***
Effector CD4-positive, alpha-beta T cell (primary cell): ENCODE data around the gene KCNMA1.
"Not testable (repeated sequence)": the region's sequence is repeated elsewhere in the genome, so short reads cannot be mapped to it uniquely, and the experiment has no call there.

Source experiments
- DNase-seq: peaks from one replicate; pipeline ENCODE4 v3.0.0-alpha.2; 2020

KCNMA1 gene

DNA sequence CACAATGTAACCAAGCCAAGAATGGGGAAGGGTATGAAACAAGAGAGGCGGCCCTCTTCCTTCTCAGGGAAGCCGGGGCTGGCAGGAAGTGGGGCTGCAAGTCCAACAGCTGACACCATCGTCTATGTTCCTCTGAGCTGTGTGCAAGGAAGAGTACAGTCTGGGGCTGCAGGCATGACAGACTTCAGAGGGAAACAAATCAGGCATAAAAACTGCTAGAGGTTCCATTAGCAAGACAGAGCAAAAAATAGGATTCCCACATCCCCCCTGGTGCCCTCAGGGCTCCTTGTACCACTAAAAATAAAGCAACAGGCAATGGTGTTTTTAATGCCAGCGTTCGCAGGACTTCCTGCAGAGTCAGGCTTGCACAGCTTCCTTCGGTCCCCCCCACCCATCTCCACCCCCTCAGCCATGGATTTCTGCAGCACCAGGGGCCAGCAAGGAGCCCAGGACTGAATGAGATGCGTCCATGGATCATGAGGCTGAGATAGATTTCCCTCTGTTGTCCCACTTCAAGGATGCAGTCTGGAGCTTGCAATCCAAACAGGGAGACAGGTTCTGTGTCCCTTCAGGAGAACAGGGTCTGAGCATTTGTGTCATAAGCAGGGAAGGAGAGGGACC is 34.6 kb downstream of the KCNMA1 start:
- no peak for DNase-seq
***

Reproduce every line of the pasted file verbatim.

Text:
Effector CD4-positive, alpha-beta T cell (primary cell): ENCODE data around the gene KCNMA1.
"Not testable (repeated sequence)": the region's sequence is repeated elsewhere in the genome, so short reads cannot be mapped to it uniquely, and the experiment has no call there.

Source experiments
- DNase-seq: peaks from one replicate; pipeline ENCODE4 v3.0.0-alpha.2; 2020

KCNMA1 gene

DNA sequence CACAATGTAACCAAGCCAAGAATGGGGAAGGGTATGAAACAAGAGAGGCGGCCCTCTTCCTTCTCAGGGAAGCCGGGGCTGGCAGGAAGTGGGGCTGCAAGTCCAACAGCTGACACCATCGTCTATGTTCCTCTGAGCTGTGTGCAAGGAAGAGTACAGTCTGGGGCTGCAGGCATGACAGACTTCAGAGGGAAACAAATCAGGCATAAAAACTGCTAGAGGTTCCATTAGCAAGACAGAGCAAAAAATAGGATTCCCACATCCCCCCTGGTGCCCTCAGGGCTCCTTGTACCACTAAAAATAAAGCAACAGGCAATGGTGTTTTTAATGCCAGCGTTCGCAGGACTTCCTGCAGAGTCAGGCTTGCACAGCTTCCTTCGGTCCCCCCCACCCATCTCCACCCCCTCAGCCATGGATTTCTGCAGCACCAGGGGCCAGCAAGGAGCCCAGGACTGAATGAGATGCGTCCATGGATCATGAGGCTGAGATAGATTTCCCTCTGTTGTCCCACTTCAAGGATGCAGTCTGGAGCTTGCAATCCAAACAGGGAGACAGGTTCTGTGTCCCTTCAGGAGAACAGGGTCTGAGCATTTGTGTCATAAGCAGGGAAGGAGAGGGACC is 34.6 kb downstream of the KCNMA1 start:
- no peak for DNase-seq